During the depths of the pandemic’s social isolation, some are struggling more than others.
May was Ohio’s deadliest overdose month in more than a decade, and the Cuyahoga County medical examiner’s office estimates that at least 600 county residents will have died of drug-related causes by year’s end. As the pandemic continues, addiction specialists are focused on the fatal effects social isolation can have on people with substance abuse issues and those in recovery.
“The disease of addiction itself is already incredibly isolating, driving away people who care about the person with addiction,” says Dr. Theodore V. Parran, co-medical director of Rosary Hall, St. Vincent Charity Medical Center’s drug and alcohol addiction rehab center. “If you’re the loved one of a person who has a history of addiction, these are times to double down on meaningful interpersonal interactions.”
Rosary Hall’s Dr. Christopher Adelman says the people closest to those struggling with addiction issues can most effectively encourage them to access treatment. “A significant other or roommate are the first people to figure out that something’s wrong,” he says.
Resources abound for helping loved ones identify the right course of treatment: Rosary Hall, for example, offers a centralized intake hotline to help determine patients’ needs, and most local emergency rooms have peer recovery supporters on hand.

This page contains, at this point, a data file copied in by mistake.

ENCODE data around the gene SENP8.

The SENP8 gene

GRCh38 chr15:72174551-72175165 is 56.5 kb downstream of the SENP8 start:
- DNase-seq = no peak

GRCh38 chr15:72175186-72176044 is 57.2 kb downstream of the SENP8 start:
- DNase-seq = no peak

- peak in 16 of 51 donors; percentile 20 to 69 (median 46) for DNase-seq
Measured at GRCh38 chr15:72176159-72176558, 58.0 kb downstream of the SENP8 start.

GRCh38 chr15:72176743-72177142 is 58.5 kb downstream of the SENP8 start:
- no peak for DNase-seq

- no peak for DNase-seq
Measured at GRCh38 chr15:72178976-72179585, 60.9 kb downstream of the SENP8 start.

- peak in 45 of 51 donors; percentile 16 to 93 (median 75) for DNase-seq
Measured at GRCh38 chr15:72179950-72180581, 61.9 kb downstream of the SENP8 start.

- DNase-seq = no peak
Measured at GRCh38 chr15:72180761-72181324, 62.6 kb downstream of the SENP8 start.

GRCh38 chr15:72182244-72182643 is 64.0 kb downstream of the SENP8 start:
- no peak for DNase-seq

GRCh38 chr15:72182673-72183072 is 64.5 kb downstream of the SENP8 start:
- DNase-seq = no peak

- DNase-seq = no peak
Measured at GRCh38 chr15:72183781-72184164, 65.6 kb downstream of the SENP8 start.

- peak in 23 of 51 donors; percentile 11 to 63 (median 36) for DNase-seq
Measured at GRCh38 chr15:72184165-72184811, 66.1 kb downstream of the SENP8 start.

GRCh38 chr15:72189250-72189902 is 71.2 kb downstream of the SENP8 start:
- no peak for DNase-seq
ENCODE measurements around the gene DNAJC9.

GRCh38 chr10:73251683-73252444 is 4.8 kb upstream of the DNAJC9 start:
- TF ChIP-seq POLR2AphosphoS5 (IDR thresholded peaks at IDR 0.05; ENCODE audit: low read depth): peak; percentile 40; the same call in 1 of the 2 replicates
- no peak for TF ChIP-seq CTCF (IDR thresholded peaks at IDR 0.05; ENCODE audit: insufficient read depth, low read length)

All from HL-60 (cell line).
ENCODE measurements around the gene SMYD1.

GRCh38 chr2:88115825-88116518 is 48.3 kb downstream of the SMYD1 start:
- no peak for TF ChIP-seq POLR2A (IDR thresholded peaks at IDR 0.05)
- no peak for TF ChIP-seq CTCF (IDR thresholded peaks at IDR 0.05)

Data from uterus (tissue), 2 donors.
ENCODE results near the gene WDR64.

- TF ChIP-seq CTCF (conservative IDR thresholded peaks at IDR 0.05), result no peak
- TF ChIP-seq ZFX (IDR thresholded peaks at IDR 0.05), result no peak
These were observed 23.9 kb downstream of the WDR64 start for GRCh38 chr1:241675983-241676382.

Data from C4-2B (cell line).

“The biggest tragedy is that people [with addiction] don’t reach out for help, so the people that can actually influence them to get into treatment are the ones who need to reach out,” Adelman says.
Addiction experts agree that the most potent tool for addiction intervention and recovery is group therapy with other people who have a similar disease.
But what happens during a pandemic? “Group therapy is easily accessible by Zoom, but it is weakened in terms of therapeutic effects,” Parran says. “It’s a watered-down experience from a feelings and support standpoint.”
That’s why Rosary Hall’s detox center remained open during the state-mandated lockdown, and staff have sought to safely reintegrate other addiction treatment services, including in-person therapy and its intensive outpatient program. Individuals with substance abuse problems have a 700% increased annual mortality rate, making the disease of addiction an especially fatal one — and making it worth the risk of gathering in person.
“COVID-19 is extremely dangerous,” Parran says, “but the risk [of death from addiction] is so high that from an ethical standpoint, we have to continue to make the best treatment